Preview: the 2016 Santos Tour Down Under

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With the Australian Road National Championships now complete, it’s time for the international season to begin. The Santos Tour Down Under is the first race of the 2016 WorldTour and, judging from the line-up, we can expect another close fight for the overall win. Mikkel Conde put together the following review of the course, the contenders and some other riders to keep an eye on.


The route

The Santos Tour Down Under begins with the People’s Choice Classic criterium on Sunday evening. It’s not technically part of the tour, but all the same teams will be in attendance. It will almost certainly end in a bunch sprint.

The Tour Down Under proper begins on Tuesday with what should be another chance for the fast riders. However, that was also the scenario last year when the peloton mistimed its efforts and the morning breakaway made it all the way. Jack Bobridge won the stage that day and took the first ochre leader’s jersey of the race.

The Trek-Segafredo rider recently pulled off a 90km solo effort to win the Australian national road championships. Bobridge is clearly in great shape and has already said he wants to “have a go” at the Tour Down Under. He will definitely be eager to show off his new green and gold jersey during the week.

Stage 2 finishes on the familiar circuit in Stirling. This year, the riders will do four laps before reaching the final uphill stretch towards the line. There are 10, six and four bonus seconds up for grabs for the first three riders on each stage. Often the GC for the Tour Down Under comes down to a matter of a few seconds. Therefore, the Stirling finish is very important for GC riders who pack a fast finish.

However, the first big fight among the GC riders won’t come until stage 3, as the peloton tackles the steep climb up Corkscrew Road with just 10km left to go. This climb is just 2.5km long, but has an average gradient of nearly 9% and parts over 15%. The following descent is very fast.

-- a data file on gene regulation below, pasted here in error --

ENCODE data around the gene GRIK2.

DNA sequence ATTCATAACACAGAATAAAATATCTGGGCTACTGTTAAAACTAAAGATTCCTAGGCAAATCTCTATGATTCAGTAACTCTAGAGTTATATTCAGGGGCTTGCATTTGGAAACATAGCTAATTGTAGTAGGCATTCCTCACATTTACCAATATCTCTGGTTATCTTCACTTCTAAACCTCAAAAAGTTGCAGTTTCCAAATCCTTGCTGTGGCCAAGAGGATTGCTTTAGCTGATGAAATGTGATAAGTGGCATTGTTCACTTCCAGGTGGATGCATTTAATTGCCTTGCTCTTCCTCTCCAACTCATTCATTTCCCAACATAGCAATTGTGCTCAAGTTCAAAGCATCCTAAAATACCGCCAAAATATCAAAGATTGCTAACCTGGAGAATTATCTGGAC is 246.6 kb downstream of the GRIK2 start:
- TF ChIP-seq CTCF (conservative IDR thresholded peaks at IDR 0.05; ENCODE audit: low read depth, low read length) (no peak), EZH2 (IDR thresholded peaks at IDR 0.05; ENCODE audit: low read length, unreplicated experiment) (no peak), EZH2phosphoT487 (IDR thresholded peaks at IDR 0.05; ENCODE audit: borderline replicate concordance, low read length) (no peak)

The last time the race visited Corkscrew Road, in 2014, Cadel Evans had a 15-second gap on his rivals as he crossed the top. A few minutes later, the now-retired Australian crossed the finishing line maintaining that gap of 15-seconds to the first chase group. Knowing that this is by far the steepest climb in the race, the pure climbers can’t afford to miss out on this stage.

Most likely, the sprinters will have their say on stage 4. Despite a short climb in the last 30km, the teams of the fast riders should be able to keep things under control. For the GC riders, it’s all about saving energy before the last big fight the following day on Willunga Hill.

Without any surprises, the Willunga climb will decide the overall winner of the race. The peloton will take on the climb once before it really counts. The steepest part of Willunga Hill is right at the beginning with parts of nearly 10%. Afterwards, the gradients are steady around 7%.

Wind is often a factor on this climb. If a strong headwind blows, the riders will want to wait as long as possible before making their moves. However, those who aren’t fast on the line will have to attack before it evens out in the final few hundred meters.

Richie Porte has won on Willunga Hill the past two years. Now, in the colors of BMC, the Tasmanian will be gunning for a hat-trick.

The final day of the race is a criterium-like stage in the heart of Adelaide. Twenty laps of 4.5km await the riders. Anything but a bunch sprint will be a huge surprise.

2016 Santos Tour Down Under:

  • Stage 1, January 19: Prospect to Lyndoch, 130.8km
  • Stage 2, January 20: Unley to Stirling, 132km
  • Stage 3, January 21: Glenelg to Campbelltown, 139km
  • Stage 4, January 22: Norwood to Victor Harbor, 138km
  • Stage 5, January 23: McLaren Vale to Willunga, 151.5km
  • Stage 6, January 24: Adelaide-Adelaide, 90km

The candidates

Having won the race three times — twice within the past four years — Simon Gerrans (Orica-GreenEdge) has to be one of the top favourites for the overall win again in 2016. Gerrans is fast on the line and will be able to fight for bonus seconds in Stirling on stage 2 and in the intermediate sprints which each offer three, two and one seconds during the race.

Gerrans may not be able to follow the pure climbers on Corkscrew Road but on paper he shouldn’t lose time to his GC rivals. Gerrans is always among the best on Willunga Hill.

Last year, an injury kept Gerrans out of Tour Down Under. After Orica-GreenEdge missed out in the national championships last week, Gerrans and the rest of the team will be eager to take away an important victory on home soil.